All of these symptoms may occur in a rather insidious nature and as such make it difficult to diagnose. It usually intercurrent trauma or infection requiring an increase in steroid production that unmasks the problem. The lack of cortisol fails to feedback to the pituitary and so there is continual production of ACTH to attempt to stimulate cortisol production. Consequently ACTH levels are high. Melanocyte stimulating hormone (MST) is also released in conjunction and leads to the characteristic pigmentation of the skin and buccal mucosa seen in Addisonian patients.


A Synacthen Stimulation Test is often used to aid diagnosis. Synacthen is the trade name for tetracosactide, a synthetic ACTH analogue. When synacthen is given, the adrenal glands normally respond in the same way as they would to ACTH and increase plasma cortisol and aldosterone levels. However, if the ACTH level is high, but the cortisol and aldosterone levels are low, it is usually confirmation of Addison‟s disease.

Addisonian crisis and anaesthesia

Adrenal crisis is a life-threatening condition which can be induced by stress during surgery in patients with adrenal insufficiency. Exogenous replacement should be considered in such cases, this includes all patients on long term steroids as they will also display iatrogenic adrenal suppression.

Secondary hypocortisolism (pituitary tumour, Sheehan’s syndrome)

This is caused by reduced levels of ACTH production following damage to the anterior pituitary. In this situation there is a deficiency in both mineralocorticoids and glucocorticoids. Mineralocorticoid deficiency leads to loss of sodium and water causing dehydration and hypotension, while glucocorticoid deficiency leads to weight loss, muscle weakness, hyopglycemia and eventual collapse.

Sheehan‟s syndrome is an eponymous name for post-partum necrosis of the pituitary gland. In pregnancy the anterior pituitary enlarges which compromises its blood supply from the low pressure portal veins. Any sudden cause of hypotension e.g. haemorrhage causing shock, further compromises the anterior pituitary and results in loss of function. Early symptoms include failure of lactation and amenorrhoea (lack of LH), or alternatively women experience gradual onset of the symptoms of secondary adrenal insufficiency.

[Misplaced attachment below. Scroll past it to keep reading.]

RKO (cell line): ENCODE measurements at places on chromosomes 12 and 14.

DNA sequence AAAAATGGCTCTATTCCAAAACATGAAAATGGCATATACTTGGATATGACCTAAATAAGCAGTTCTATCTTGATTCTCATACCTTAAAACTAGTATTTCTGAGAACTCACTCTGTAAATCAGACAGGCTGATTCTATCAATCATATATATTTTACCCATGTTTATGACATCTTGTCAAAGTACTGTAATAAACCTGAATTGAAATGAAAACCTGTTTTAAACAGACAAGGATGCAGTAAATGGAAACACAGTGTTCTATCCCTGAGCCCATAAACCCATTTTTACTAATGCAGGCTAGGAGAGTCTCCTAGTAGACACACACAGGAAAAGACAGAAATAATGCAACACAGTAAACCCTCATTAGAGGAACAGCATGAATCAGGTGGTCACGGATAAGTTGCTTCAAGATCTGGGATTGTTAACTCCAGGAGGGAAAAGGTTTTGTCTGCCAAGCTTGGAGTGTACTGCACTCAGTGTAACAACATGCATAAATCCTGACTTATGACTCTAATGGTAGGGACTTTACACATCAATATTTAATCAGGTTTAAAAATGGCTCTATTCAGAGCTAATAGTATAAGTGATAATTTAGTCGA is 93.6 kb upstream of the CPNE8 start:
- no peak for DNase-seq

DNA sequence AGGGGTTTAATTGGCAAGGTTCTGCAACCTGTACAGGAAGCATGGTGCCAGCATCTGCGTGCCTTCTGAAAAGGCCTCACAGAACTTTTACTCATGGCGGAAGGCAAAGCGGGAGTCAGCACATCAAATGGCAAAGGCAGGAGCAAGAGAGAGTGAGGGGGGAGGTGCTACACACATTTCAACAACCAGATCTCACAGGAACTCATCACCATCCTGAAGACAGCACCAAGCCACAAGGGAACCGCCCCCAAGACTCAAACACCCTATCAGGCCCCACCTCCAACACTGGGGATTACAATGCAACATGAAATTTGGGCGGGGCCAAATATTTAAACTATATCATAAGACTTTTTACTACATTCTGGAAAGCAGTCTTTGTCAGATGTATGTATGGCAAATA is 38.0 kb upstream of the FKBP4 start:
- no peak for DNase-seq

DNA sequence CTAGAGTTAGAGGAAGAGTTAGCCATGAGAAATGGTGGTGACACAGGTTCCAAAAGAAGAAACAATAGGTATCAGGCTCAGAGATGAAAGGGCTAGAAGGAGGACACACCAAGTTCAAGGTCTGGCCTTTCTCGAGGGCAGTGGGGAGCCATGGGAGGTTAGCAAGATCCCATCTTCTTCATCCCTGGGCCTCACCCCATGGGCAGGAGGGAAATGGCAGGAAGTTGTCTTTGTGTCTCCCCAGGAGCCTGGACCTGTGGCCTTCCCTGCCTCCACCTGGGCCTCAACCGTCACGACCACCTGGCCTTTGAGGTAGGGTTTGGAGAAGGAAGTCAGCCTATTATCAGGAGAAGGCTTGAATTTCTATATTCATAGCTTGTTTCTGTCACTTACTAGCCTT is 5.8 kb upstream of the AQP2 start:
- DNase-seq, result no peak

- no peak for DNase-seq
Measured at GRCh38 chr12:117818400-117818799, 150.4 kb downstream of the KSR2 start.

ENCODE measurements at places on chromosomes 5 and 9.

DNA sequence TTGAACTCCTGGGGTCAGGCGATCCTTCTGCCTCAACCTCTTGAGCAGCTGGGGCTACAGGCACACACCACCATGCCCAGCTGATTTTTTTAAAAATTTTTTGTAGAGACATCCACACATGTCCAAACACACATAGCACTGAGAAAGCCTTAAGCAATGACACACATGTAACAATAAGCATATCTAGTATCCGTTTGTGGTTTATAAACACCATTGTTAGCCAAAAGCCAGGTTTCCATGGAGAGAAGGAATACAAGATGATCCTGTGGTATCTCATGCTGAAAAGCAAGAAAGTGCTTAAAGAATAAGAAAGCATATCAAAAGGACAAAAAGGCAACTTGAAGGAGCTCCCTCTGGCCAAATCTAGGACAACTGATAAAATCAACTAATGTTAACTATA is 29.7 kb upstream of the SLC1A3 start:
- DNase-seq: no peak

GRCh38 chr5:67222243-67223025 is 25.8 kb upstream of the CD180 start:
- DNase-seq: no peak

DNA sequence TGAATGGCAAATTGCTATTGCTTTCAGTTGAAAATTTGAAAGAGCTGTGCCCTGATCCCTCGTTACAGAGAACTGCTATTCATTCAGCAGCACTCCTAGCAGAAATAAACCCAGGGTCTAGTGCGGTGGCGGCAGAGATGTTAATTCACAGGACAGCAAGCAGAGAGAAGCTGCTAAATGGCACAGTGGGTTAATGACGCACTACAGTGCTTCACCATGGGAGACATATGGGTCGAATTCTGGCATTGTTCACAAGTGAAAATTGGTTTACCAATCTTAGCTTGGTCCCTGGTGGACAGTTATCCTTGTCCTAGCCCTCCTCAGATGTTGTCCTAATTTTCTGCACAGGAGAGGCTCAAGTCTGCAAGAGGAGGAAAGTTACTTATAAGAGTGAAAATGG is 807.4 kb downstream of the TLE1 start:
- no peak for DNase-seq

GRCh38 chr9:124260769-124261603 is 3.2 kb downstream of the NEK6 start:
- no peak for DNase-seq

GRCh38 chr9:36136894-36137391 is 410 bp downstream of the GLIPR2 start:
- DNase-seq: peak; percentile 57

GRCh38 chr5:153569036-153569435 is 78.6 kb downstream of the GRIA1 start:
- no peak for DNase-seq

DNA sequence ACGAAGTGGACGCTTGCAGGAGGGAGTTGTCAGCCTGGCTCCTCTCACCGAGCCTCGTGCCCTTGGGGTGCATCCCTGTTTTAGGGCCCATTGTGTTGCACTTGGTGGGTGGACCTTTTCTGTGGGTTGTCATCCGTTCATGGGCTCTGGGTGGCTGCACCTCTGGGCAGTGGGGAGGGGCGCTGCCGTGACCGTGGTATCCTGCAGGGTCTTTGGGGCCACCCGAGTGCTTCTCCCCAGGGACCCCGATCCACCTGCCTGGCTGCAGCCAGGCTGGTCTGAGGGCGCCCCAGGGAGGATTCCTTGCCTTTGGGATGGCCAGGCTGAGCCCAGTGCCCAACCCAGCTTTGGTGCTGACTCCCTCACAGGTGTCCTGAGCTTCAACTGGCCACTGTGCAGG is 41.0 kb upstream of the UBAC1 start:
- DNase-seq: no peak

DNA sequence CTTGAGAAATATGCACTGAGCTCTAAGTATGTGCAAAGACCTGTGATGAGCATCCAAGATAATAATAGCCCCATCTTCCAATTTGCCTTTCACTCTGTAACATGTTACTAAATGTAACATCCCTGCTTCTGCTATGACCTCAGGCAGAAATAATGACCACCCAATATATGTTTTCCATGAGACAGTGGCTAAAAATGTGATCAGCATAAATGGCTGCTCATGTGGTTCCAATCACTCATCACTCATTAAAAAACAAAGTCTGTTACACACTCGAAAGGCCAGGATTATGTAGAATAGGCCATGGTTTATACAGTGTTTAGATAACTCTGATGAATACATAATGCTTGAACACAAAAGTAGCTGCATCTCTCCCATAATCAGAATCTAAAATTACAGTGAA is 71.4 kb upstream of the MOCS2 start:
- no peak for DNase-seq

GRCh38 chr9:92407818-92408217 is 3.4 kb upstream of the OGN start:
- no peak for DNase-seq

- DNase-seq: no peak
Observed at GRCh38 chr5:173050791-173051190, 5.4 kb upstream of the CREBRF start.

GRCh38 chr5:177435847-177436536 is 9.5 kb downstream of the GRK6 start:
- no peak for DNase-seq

Zona reticulosa

Tumours can arise in this layer but it would seem only in women and even these are very rare. Signs and symptoms in women:

  • hirsutism
  • acne
  • oligomenorrhea
  • virilisation


  1. Yentis S, Hirsch N, and Smith G. (editors). Anaesthesia and Intensive Care A–Z. An Encyclopaedia of Principles and Practice, 4th edition, 2009
  2. Pinnock C, Lin T, Smith T, Jones R (Editors). Fundamentals of Anaesthesia. 2nd edition, 2002
  3. Ganong WF. Review of Medical Physiology. 23rd edition, 2009
  4. Guyton AC, Hall JE. Textbook of Medical Physiology. 10th edition, 2000
  5. Yong SL, Marik P, Esposito M, Coulthard P. Supplemental perioperative steroids for surgical patients with adrenal insufficiency. Cochrane Database of Systematic Reviews 2009, Issue 4.



    1. T
    2. T
    3. F The cortex produces aldosterone, cortisol and androgens.
    4. T
    5. F The zona reticularis produces androgens.
    1. T
    2. F Norepinephrine is the precursor epinephrine.
    3. T
    4. F Cortisol stimulates gluconeogenesis.
    5. T
    1. T
    2. T
    3. F Phaeochromocytoma causes episodes of hypertension.
    4. T
    5. T
    1. F Cushing‟s disease is caused by a pituitary adenoma. Cushing‟s syndrome may be caused by an adrenal tumour.
    2. F Causes weight gain.
    3. T
    4. T
    5. T
    1. F Addison‟s disease is due to failure of the adrenal cortex.
    2. T
    3. T
    4. F There is a rise in ACTH due to failure to suppress the pituitary gland.
    5. T